How To Increase Your Bench Press by taoyni

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									How To Increase Your Bench Press
by Blake Bissaillion
http://www.building-muscle101.com/

[Note: The original article has been condensed by Ting-Li Lin. If you want to get the
original article just google it. ]

How You Can Add 20, 30, Or Even 40 Pounds To Your Bench Press -
The Real Secret To Building A Big Bench Press




 The bench press alone is not the actual exercise that generates the power, it is the
  strength exercises for the shoulders and triceps that build the core power. I mean,
  the pectoral muscles are the targeted muscles in the bench press, but not the only
  muscles involved.
 The core exercises to help build a large bench press are the front shoulder press
   and close grip bench press. Yup, simple right? Well, it’s not that simple because
   most aspiring trainers do this all wrong. Here’s where they screw up. It’s the lack
   of understanding that these exercises must be done in a manner that allows for the
   maximum recovery between exercise sessions. This is the only way to get strong.
  And it’s this impatience that is directly responsible for a poor bench press. By
  bench pressing 2, or even 3 times per week, you are sabotaging your efforts and
  you won’t get anywhere.
 Remember this, if you want a big bench press, you should only be doing it once per
  week. Actually, you should only be training one body part per week. And if you do it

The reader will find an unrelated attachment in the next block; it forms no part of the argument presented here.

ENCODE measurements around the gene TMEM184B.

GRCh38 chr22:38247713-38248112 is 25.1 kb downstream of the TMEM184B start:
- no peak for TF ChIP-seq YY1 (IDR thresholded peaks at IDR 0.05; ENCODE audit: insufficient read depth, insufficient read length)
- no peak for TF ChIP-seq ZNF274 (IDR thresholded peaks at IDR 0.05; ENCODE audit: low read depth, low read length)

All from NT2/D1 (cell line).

right, your bench press will explode.

Alright, here’s what you want to do if you want to really gain on your bench press. You
should be training each body part once per week, putting priority on the front shoulder
press, close grip bench presses, and the bench press. All of your efforts are going to be
aimed at getting stronger in each of these 3 exercises. Cut out all isolation exercise such as
cable cross overs, bent over cable laterals, triceps kick backs or anything else that doesn’t
involve two or more muscles. All you want to do is concentrate on three exercises:

       Bench Press;
       Front Shoulder Press;
       Close Grip Bench Press.

The bench press should be done first and foremost in your weight lifting routine. Shoulder
presses should be done about 3 to 4 days after training chest. I usually train triceps with
chest. So, I do the bench press, followed by triceps and biceps. I take a days rest following
chest and arms, train legs, than hit my shoulders and back. Here’s a sample routine:

For chest, you want to do the bench press first and foremost. I would recommend doing no
more than 3 exercises for chest. Here’s a sample:

       Bench press; followed by
       Incline bench press; followed by
       Flat bench fly or dips.

I suggest you do the shoulder press first and foremost in your routine. Here’s a sample
shoulder weight lifting routine:

       Seated front shoulder press; followed by
       Seated dumbbell presses; followed by
       Side laterals.

Here’s a sample triceps weight lifting routine:

       Close grip bench presses; followed by
       Standing cable push downs; followed by
       Seated barbell extensions.


Bench press tip - Proper form and mechanics

Make sure your bench mechanics are correct. Proper form is inductive to optimal growth
and strength. Focus on moving the weight with your chest allowing for a controlled and
fluid movement.

Drive the bar up with muscle strength. Follow these techniques and your will ensure that
you achieve full stimulation of the pectoral’s muscles.

• Always warm up properly first and foremost. Start by warming up by performing two
sets of 15 to 20. Always stretch before, during and after your chest workout. You want to
be warm when you start doing the bench press.

• Use a slightly wider than shoulder width grip. What you want to ensure is that your